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In brief


December 11. 2013 11:31PM


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BERLIN


Crane collapses


supermarket, 1 dead


A building crane collapsed Wednesday onto a supermarket in western Germany, killing one person and injuring at least five others, police said.


Rescuers were struggling to comb through the wreckage of the Aldi supermarket in the town of Bad Homburg, near Frankfurt, because parts of the building remained at risk of collapse, police said in a statement.


The crane fell onto the checkout area of the Aldi supermarket shortly before noon, Bad Homburg police spokesman Siegfried Schlott told The Associated Press.


It had been stationed at a construction site next door.


BAGRAM AIR FIELD, Afghanistan


General warns of


risks of pullout


America’s top military officer warned the withdrawal of most U.S. and allied forces from Afghanistan by the end of next year could reverse gains made in the war against the Taliban and further destabilize the region.


But Gen. Martin Dempsey, the chairman of the Joint Chiefs of Staff, said the U.S. has no plans to reopen negotiations on the hard-won text. Dempsey said he hasn’t started planning for a so-called “zero-option,” but he may have to soon if Hamid Karzai doesn’t change his mind and sign the deal.


Much is at stake. Afghan security forces are still struggling against a resilient insurgency despite billions of dollars spent on training during nearly 13 years at war. Instability in Afghanistan, the world’s largest illicit producer of raw opium, could also impact the region as far away as Russia. Such concerns, Dempsey said, are what make Afghanistan important to America and its allies despite waning interest in the conflict at home.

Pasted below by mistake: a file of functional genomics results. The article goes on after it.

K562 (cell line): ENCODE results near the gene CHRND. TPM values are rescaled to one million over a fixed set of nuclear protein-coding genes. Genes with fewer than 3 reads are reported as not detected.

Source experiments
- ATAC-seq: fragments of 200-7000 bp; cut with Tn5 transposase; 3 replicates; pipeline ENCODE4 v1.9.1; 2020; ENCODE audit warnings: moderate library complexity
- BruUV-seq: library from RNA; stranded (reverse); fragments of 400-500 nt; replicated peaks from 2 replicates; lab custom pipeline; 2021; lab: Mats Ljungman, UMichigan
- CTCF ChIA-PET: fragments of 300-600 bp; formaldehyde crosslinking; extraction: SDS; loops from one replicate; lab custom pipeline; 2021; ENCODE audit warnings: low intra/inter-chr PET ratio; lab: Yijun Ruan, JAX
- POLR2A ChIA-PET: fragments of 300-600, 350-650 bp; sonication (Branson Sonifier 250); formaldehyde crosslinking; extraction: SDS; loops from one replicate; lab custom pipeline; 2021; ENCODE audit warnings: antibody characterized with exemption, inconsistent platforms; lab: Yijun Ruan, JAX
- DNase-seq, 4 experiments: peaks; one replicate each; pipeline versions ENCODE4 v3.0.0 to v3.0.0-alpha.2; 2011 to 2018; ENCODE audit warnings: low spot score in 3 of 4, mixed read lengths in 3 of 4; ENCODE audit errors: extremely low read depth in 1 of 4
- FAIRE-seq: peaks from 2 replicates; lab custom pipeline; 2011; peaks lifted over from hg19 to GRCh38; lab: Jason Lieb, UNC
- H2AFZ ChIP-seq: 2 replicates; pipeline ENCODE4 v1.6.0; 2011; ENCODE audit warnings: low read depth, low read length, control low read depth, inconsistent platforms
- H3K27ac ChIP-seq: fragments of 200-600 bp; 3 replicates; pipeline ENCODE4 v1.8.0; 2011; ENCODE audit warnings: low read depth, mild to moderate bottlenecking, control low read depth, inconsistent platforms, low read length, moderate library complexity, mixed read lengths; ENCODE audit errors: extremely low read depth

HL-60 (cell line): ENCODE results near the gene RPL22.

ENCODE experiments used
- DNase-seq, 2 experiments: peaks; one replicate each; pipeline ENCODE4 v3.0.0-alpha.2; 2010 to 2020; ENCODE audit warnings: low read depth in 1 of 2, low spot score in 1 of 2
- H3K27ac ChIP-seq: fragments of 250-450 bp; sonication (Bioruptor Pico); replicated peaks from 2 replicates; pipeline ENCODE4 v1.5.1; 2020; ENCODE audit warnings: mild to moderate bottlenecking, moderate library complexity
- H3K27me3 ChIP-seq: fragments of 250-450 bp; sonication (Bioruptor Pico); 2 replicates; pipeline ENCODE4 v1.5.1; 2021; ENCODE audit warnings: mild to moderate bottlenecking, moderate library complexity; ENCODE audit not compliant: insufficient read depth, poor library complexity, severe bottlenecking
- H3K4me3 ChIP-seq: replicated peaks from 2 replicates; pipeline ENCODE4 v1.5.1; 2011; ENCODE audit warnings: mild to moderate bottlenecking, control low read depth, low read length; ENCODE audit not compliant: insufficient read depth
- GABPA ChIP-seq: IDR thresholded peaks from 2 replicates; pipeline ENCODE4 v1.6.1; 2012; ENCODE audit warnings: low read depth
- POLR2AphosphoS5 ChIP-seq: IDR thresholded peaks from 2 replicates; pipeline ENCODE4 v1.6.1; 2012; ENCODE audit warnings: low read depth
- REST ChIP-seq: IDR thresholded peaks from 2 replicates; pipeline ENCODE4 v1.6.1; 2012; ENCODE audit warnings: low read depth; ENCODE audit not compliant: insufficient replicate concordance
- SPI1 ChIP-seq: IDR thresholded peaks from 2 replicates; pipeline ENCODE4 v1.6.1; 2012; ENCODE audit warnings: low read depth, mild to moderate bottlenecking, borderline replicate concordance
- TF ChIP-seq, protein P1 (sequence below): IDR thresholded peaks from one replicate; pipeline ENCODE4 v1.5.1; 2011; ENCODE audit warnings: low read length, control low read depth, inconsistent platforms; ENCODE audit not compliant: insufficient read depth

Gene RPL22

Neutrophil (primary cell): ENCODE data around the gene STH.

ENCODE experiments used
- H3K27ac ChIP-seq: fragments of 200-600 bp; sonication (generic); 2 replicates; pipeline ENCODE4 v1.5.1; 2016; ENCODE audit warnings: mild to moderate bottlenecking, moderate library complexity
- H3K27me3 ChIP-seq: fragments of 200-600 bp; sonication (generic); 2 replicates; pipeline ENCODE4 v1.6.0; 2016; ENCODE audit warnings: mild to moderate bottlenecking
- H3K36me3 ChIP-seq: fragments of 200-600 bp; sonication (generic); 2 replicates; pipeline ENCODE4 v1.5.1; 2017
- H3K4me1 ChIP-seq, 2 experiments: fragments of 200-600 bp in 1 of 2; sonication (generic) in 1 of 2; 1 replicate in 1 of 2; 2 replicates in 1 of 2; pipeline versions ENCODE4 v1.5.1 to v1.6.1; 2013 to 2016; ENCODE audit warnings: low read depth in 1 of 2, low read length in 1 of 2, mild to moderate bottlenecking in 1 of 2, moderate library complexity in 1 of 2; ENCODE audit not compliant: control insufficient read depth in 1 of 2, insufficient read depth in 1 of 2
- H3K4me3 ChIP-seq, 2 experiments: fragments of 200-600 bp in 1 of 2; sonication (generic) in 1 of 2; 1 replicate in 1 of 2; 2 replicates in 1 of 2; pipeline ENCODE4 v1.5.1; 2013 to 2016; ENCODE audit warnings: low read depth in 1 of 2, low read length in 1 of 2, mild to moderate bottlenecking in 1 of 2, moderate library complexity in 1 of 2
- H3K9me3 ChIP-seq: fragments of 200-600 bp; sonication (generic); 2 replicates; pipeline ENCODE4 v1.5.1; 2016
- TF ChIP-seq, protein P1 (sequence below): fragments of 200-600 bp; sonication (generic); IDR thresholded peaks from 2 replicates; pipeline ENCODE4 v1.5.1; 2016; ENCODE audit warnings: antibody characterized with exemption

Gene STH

PHILADELPHIA


Family sues over


missing Marine heart


The parents of a Marine whose body came back from Greece missing his heart amended their federal lawsuit Wednesday to add the Greek government and an Athens hospital as defendants.


Craig and Beverly LaLoup, of Coatesville, are also suing the U.S. Department of Defense over the remains of 21-year-old Sgt. Brian LaLoup.


The Defense Department doesn’t comment on pending litigation. Messages were left with the Greek government and state-run Evangelismos General Hospital.


LaLoup, who was assigned to a security detail at the embassy, had told a colleague he was suicidal over a breakup. The parents believe a Marine supervisor knew about his mindset, but instead of getting help, took him out for drinks. Their lawsuit alleges their son was allowed to get a weapon from a storage area later that night, despite his mood and level of intoxication, and shot himself.


BEIRUT


Aid to Syrian


groups stopped


The U.S. and Britain said Wednesday they were suspending deliveries to rebels in northern Syria of nonlethal aid such as communications equipment and laptops after some of the gear was seized by Islamic militants.


The decision reflected fears of the growing strength of al-Qaida-linked forces among the rebels in the civil war, complicating the West’s goal of bolstering the moderate opposition and persuading President Bashar Assad to step down.


Humanitarian aid such as food and blankets would not be affected, officials said, as a blustery storm dumped snow and torrential rain in the region and plunged temperatures below freezing, heaping more misery on refugees inside and outside Syria.




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